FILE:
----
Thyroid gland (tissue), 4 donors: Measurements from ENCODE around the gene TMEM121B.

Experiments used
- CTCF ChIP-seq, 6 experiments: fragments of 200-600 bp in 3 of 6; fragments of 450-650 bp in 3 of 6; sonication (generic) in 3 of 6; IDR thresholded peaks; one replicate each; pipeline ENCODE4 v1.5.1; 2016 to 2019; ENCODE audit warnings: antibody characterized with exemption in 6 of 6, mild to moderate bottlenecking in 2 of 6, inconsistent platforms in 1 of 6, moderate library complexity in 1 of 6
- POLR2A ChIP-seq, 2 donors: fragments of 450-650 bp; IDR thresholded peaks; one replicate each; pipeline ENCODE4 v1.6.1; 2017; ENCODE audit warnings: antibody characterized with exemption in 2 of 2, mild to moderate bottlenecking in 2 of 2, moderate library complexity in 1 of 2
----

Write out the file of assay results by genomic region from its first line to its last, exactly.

Thyroid gland (tissue), 4 donors: Measurements from ENCODE around the gene TMEM121B.

Experiments used
- CTCF ChIP-seq, 6 experiments: fragments of 200-600 bp in 3 of 6; fragments of 450-650 bp in 3 of 6; sonication (generic) in 3 of 6; IDR thresholded peaks; one replicate each; pipeline ENCODE4 v1.5.1; 2016 to 2019; ENCODE audit warnings: antibody characterized with exemption in 6 of 6, mild to moderate bottlenecking in 2 of 6, inconsistent platforms in 1 of 6, moderate library complexity in 1 of 6
- POLR2A ChIP-seq, 2 donors: fragments of 450-650 bp; IDR thresholded peaks; one replicate each; pipeline ENCODE4 v1.6.1; 2017; ENCODE audit warnings: antibody characterized with exemption in 2 of 2, mild to moderate bottlenecking in 2 of 2, moderate library complexity in 1 of 2